Background: Providing appropriate and effective information to people with stroke and their families has been identified as a key component to successful practice. Researchers continue to focus on "lack of information" as being the lack of specific technical medical information rather than the communication of practical knowledge and how people use that knowledge to restructure life after stroke. To meet patients' expectations and achieve better outcomes in stroke, professionals need access to communication theory, research, and training.
Objectives: Improve stroke communication systematically.
Method: This article will examine stroke communication using a three-part framework: 1. Utilize theory to clearly conceptualize how communication influences stroke outcome. 2. Identify components and mechanisms of communication content to positively influence stroke outcome. 3. Develop goals and strategies for putting content skills into stroke communication practice.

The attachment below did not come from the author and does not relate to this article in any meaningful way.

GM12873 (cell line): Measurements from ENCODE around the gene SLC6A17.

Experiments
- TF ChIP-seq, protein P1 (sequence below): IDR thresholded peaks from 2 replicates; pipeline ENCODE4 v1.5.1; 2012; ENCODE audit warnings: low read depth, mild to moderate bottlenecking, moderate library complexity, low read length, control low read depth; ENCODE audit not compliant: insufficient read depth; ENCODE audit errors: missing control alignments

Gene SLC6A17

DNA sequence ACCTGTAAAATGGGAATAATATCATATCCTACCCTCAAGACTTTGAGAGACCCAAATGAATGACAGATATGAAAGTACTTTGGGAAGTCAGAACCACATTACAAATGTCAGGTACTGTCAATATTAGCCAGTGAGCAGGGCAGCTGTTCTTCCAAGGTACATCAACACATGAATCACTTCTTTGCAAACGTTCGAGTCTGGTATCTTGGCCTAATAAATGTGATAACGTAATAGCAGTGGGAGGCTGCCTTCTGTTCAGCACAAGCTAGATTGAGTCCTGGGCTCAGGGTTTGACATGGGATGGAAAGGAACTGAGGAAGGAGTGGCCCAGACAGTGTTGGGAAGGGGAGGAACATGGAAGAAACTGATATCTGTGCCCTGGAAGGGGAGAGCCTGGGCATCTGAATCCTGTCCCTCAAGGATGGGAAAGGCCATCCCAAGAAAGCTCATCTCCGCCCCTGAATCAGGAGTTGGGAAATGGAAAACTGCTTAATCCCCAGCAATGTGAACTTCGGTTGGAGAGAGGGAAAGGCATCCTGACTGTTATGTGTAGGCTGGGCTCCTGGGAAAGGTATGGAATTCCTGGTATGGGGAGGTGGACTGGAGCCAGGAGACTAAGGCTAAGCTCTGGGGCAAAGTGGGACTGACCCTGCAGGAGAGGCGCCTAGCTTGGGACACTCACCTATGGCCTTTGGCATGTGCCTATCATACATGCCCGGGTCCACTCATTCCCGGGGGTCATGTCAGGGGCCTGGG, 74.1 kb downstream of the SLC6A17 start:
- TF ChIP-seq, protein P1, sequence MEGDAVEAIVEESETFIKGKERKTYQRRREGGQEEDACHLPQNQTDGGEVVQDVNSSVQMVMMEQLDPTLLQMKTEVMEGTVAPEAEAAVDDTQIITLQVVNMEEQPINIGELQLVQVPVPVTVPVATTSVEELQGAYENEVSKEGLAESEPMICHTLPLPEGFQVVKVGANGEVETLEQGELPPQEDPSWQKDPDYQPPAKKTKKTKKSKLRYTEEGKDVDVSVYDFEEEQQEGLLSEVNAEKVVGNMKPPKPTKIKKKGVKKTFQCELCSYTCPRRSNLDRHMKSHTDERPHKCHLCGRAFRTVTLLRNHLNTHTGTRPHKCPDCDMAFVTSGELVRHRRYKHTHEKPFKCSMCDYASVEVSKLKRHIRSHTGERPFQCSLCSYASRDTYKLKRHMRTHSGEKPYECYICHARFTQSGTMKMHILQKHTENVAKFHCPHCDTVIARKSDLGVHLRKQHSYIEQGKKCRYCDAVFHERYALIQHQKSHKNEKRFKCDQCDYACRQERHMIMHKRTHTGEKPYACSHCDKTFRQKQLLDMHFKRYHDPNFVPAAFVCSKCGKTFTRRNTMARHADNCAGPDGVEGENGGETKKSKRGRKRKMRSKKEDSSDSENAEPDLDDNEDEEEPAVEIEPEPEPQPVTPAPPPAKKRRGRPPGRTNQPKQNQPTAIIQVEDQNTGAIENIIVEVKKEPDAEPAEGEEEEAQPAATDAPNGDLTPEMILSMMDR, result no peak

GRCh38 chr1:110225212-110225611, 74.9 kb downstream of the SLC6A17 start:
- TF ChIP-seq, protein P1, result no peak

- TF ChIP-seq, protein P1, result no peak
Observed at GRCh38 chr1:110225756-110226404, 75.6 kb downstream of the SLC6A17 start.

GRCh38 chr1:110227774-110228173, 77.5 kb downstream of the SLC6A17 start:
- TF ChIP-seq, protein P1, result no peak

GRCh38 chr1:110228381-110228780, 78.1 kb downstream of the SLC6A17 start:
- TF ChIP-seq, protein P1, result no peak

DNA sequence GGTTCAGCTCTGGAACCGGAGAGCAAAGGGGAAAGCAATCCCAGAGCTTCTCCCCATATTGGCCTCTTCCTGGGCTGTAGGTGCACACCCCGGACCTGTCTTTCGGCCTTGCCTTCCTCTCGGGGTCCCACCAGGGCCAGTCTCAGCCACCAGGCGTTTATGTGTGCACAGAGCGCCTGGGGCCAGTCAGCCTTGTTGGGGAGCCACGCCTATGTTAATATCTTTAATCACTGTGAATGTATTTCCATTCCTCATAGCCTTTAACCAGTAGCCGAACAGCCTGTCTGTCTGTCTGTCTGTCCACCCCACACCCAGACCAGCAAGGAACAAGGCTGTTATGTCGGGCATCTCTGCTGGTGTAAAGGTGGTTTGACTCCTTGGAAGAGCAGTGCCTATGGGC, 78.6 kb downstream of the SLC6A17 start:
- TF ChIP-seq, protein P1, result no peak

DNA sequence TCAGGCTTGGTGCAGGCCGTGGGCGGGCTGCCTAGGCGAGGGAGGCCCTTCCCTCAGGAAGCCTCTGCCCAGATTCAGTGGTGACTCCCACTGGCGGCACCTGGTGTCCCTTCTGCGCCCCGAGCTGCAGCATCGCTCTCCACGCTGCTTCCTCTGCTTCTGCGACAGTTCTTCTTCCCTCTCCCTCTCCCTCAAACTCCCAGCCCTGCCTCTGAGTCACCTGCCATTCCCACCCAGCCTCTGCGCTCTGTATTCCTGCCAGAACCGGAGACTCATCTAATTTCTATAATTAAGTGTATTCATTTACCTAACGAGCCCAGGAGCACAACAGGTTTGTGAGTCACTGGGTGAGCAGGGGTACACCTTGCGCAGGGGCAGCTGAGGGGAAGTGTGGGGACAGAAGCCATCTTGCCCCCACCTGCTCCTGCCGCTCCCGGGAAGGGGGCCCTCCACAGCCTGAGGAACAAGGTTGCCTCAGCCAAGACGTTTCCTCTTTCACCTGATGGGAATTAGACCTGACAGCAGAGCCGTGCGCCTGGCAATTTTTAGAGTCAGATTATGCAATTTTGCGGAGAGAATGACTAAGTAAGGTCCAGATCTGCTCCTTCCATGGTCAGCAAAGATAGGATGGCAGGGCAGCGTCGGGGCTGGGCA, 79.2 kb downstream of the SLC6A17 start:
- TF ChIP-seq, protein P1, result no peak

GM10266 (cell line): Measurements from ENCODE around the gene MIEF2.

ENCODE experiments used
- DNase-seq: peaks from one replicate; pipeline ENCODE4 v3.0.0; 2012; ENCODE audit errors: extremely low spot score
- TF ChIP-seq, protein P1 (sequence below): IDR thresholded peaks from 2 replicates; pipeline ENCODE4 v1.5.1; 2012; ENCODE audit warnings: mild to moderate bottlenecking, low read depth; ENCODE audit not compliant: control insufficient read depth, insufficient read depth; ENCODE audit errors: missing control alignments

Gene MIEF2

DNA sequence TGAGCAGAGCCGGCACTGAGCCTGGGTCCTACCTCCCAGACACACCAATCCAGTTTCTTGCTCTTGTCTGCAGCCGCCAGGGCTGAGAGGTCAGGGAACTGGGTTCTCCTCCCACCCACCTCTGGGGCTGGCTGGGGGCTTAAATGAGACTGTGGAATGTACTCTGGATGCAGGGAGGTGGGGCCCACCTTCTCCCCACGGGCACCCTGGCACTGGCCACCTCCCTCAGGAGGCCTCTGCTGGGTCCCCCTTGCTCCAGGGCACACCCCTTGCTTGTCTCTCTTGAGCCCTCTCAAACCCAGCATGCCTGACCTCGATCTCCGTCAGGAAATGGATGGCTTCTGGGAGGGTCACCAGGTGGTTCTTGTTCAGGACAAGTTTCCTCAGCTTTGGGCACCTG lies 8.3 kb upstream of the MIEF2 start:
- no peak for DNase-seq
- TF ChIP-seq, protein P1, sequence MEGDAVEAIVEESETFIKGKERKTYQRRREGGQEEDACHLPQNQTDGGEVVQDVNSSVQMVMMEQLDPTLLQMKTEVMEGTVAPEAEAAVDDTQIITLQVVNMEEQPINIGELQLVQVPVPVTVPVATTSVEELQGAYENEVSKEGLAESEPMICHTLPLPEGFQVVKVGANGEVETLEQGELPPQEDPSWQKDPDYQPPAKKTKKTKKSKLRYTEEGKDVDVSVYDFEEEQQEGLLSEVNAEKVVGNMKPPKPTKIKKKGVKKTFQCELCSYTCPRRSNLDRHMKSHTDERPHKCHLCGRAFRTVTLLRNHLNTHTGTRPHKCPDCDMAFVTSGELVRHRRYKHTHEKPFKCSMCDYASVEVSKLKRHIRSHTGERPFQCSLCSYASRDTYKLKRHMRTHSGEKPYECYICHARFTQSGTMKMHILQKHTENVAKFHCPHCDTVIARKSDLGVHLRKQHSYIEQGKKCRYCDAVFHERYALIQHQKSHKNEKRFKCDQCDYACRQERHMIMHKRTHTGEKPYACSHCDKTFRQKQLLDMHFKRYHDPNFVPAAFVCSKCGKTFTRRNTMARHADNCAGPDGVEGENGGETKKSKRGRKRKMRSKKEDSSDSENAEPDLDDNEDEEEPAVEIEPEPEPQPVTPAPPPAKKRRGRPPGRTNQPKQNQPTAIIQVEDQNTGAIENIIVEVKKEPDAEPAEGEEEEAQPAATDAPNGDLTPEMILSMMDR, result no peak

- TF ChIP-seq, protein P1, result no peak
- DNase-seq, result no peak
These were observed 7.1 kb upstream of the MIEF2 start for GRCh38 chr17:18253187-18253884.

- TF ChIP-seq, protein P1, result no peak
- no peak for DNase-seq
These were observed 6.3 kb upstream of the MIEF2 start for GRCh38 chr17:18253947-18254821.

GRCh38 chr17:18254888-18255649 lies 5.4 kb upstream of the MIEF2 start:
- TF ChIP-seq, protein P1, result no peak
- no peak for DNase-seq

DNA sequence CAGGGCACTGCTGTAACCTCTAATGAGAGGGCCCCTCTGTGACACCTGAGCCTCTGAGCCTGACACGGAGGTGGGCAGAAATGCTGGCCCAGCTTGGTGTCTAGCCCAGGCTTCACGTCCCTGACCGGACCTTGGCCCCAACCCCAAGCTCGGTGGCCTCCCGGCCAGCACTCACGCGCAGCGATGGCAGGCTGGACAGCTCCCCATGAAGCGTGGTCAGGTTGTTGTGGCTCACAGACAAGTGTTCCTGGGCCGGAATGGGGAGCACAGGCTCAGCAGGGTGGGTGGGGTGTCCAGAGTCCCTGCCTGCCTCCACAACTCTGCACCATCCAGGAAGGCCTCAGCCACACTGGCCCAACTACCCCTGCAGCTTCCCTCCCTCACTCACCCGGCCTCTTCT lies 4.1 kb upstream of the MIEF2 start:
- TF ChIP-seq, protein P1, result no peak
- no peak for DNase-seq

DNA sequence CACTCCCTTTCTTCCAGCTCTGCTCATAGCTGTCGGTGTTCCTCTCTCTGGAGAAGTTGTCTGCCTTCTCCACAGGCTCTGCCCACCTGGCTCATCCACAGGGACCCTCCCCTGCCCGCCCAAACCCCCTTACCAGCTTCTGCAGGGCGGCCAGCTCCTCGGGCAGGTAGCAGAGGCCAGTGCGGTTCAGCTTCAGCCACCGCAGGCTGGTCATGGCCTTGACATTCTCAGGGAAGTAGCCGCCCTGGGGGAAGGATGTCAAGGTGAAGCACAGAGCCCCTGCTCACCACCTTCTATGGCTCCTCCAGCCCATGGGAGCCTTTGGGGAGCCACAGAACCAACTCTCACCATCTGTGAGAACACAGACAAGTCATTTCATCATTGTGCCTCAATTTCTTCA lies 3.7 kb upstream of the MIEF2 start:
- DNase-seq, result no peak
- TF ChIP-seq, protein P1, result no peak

Conclusion: Relatively little is known about the content and structure of informal communication transactions between stroke survivors, families, and health care professionals and how they accommodate (or resist) realignment of identity after stroke. The professional discourse attempts to ensure realistic expectations of recovery whereas stroke survivors and families complain about the negative discourses, how possibilities for life after stroke are presented, and the hopelessness that this creates. More research is required into how these different discourses affect outcomes.